While there are multiple roads for Melbourne’s CBD retail recovery, according to Fitzroys, it is the return of city office workers that will provide the biggest short-term boost for retailers and hospitality operators throughout 2021.
Fitzroys Director, Rick Berry says Melbourne and Victoria are experiencing a period of renewed optimism following the dual lockdowns of last year.
However, the most pivotal and immediate factor in the short-term fate of the Melbourne’s CBD’s retail landscape is the return of the office workforce.
“Office occupancy is still low, and there should be a lift in enquiry for shops in the office precincts as people return in 2021. January’s lifting of office capacity in the private and public sectors was a positive start, but recent measures have had an immediate impact on CBD retail enquiry.
“All parties are wanting to know when further changes to capacity will be made for the return to the office, as well as what proportion of people will continue to work from home – and whether this would be on a part or full-time basis – and if there will be a shift away from CBDs to suburban or regional locations.”
Major events are expected to be staged with spectator numbers at near pre-COVID levels by 2022, and this should be similar with theatres and other shows.
“Restrictions on and fears about international travel may also see stronger domestic travel in that time. International students have played a major role in reshaping the retail landscape in the northern part of the CBD towards Asia-based hospitality operators and offerings, and their return will also be welcomed.”
These factors will be dependent on being able to contain COVID-19 and the speed of the vaccine rollout, while federal and state government support measures will also play a role.
“Both the Federal Government’s JobKeeper program and Victoria’s Commercial Tenancy Relief Scheme are currently in place until the end of March, and it remains to be seen the type of effect that their wind-up will have on businesses, or if either are extended again in some form.
“CBD retailing is basically in limbo pending the return of office workers, students and tourists.”
Berry said that inevitably, there will be some businesses that do not reopen and that a significant number of CBD retail outlets will be coming up for lease.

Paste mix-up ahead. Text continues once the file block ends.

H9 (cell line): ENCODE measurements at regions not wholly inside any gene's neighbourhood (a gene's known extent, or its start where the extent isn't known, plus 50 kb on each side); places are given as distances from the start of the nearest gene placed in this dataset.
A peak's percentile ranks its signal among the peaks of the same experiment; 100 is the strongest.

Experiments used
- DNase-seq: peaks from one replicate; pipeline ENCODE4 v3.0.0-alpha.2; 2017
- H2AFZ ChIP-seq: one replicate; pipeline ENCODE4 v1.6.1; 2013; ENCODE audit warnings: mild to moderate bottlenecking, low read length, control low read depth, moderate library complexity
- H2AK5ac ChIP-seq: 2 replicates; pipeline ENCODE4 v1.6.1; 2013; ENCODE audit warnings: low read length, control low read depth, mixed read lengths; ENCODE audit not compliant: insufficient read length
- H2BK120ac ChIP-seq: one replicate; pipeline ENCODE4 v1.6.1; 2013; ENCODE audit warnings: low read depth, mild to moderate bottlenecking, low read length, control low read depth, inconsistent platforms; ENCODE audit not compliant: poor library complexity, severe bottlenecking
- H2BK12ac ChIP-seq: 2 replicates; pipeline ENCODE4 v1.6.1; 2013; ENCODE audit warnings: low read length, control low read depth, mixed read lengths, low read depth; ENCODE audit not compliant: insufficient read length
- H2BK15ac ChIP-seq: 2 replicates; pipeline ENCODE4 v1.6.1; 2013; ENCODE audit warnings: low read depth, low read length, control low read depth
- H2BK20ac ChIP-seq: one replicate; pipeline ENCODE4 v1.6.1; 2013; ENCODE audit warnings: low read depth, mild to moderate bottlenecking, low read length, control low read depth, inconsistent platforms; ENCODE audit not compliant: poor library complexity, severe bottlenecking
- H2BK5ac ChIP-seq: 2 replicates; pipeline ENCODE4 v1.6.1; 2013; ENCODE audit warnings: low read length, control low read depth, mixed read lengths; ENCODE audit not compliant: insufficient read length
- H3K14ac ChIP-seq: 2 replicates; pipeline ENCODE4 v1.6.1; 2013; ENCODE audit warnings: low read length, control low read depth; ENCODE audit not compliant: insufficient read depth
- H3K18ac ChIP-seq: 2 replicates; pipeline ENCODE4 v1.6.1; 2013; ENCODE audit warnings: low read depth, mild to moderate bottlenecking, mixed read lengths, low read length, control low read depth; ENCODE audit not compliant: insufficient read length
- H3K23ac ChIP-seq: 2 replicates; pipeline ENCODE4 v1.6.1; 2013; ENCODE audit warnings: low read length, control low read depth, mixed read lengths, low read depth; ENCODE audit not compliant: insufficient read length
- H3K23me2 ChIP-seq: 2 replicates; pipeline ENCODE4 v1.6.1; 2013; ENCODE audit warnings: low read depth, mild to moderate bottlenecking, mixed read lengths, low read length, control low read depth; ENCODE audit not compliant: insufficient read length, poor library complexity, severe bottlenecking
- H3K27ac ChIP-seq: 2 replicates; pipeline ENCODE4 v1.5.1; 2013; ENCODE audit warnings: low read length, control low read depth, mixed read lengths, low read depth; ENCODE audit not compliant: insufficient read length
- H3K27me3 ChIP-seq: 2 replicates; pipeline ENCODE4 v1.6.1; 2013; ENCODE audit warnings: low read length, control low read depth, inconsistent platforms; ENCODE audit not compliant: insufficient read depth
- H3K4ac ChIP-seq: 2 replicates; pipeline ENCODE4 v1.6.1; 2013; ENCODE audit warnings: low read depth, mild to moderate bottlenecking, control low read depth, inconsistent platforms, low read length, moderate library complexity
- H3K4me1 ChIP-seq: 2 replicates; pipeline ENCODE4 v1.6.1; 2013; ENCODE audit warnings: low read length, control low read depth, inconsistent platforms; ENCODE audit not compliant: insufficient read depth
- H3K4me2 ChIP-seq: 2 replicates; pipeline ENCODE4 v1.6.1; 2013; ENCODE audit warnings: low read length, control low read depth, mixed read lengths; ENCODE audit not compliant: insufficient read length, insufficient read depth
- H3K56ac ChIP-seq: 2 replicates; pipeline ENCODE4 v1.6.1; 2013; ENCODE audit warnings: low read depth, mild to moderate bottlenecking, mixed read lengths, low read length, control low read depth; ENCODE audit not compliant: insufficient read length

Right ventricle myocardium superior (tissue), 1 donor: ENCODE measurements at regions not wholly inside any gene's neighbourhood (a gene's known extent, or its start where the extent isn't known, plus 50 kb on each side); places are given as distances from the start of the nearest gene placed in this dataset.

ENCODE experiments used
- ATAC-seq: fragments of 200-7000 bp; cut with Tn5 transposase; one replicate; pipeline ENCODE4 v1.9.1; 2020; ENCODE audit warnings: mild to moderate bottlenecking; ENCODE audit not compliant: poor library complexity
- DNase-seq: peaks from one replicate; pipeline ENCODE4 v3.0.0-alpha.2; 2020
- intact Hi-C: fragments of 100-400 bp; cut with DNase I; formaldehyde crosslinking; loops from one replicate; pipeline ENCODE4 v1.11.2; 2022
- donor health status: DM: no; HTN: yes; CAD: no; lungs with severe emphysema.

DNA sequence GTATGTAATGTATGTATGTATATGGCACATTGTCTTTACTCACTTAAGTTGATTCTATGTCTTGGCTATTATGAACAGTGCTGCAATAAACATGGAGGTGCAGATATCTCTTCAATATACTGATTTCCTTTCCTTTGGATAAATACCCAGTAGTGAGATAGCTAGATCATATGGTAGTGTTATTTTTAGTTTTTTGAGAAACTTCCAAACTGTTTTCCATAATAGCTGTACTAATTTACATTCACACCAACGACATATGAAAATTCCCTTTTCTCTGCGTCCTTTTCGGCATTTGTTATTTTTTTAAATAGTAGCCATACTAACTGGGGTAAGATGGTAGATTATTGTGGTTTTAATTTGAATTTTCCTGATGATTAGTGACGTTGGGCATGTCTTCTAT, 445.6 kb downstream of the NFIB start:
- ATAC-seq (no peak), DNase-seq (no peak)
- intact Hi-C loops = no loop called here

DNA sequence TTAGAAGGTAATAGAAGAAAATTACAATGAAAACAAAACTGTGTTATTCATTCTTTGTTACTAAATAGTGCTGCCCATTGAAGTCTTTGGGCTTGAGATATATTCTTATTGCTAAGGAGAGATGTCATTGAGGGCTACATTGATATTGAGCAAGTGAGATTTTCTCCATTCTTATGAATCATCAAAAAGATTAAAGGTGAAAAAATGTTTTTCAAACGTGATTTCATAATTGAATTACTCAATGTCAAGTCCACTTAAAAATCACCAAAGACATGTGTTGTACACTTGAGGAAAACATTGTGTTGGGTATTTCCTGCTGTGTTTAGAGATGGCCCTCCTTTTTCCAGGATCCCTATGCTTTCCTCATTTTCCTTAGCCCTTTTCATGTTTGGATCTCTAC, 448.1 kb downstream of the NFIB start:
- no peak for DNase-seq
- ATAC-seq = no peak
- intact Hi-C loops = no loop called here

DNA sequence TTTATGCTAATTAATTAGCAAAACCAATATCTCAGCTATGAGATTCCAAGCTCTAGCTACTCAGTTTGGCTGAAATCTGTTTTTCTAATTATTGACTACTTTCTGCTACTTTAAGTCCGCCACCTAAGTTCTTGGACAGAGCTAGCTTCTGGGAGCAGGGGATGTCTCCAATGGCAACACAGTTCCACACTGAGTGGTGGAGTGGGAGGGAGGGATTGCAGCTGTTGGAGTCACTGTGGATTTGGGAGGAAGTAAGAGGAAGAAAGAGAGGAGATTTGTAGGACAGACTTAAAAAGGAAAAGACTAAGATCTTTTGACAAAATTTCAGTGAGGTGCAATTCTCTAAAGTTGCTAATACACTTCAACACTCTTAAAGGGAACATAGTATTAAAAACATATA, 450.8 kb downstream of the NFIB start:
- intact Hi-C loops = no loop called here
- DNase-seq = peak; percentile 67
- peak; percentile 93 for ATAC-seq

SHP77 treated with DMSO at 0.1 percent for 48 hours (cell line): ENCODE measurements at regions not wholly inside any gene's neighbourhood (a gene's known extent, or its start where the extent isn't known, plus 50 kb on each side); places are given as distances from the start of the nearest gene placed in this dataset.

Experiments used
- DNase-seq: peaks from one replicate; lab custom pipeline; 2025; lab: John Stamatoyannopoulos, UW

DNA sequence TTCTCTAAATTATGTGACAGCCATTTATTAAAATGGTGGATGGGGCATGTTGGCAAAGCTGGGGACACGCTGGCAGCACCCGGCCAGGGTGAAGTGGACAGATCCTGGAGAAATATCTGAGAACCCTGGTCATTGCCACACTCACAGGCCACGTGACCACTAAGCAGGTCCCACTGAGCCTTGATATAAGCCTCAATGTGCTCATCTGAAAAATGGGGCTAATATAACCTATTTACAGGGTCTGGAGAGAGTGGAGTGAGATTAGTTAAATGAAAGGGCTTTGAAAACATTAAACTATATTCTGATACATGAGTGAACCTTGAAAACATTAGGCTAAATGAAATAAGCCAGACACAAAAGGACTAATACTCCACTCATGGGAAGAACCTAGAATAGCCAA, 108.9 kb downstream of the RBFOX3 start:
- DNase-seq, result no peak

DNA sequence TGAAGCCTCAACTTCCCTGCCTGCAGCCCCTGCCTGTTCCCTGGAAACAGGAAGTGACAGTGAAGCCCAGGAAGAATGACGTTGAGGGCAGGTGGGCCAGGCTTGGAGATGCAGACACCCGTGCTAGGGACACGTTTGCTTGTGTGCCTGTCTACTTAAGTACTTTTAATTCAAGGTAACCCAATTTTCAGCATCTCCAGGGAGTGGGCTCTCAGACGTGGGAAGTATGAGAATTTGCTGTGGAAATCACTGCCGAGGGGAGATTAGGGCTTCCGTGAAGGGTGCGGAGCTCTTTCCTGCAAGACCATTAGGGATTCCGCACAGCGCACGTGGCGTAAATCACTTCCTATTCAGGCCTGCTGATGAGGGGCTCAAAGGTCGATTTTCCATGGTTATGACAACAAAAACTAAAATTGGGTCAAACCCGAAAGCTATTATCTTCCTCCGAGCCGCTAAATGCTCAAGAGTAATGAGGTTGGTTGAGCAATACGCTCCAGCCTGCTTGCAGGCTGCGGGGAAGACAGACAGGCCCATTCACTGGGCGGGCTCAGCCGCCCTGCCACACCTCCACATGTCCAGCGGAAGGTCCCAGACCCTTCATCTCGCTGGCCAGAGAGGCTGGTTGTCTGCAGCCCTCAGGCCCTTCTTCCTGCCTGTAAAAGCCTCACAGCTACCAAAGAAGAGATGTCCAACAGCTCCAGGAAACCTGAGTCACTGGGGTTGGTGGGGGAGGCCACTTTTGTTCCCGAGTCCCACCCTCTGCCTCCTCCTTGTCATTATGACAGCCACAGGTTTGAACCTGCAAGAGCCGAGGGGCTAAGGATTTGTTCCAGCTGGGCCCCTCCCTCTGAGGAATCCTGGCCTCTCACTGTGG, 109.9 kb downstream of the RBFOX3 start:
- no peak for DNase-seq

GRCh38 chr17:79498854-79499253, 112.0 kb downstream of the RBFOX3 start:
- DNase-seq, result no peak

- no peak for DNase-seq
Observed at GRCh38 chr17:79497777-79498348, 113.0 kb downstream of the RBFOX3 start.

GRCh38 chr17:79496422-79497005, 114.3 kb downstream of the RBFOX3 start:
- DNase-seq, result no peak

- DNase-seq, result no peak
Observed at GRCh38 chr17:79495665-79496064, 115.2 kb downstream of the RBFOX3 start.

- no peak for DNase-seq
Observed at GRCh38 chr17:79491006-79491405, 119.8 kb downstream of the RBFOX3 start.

“Softening rents and greater incentives will also provide some excellent opportunities for new retailers in the CBD that wouldn’t have previously considered the city as a viable option, or may have traditionally been priced out of the market.
Locations with high rentals, whether through negotiation or a succession of annual rental increases have seen rates come back from this time last year – probably by around 20%, and incentive levels have increased.
“This is a likely indication of where the retail market is heading.”
Fitzroys has recently leased a number of CBD shops in Collins Street, Elizabeth Street, Bourke Street and Equitable Place.
The flurry of deals was headlined by the Hopetoun Tea Rooms leasing the entire Kozminsky Building on Bourke Street, in an unprecedented pairing of Melbourne CBD icons.
“This was one of the most notable CBD retail leasing deals of 2020; an unprecedented pairing of Melbourne CBD icons, and of the city’s past and future,” Berry said.
“The Kozminsky building had been unoccupied since the jeweller relocated, and the fact that this lease was struck at this time demonstrates a huge confidence in the future of the Melbourne CBD.
“People are looking forward to authentic Melbourne experiences after being away from the CBD for an extended period.
“Hospitality experiences are an intrinsic part of the soul and history of Melbourne.”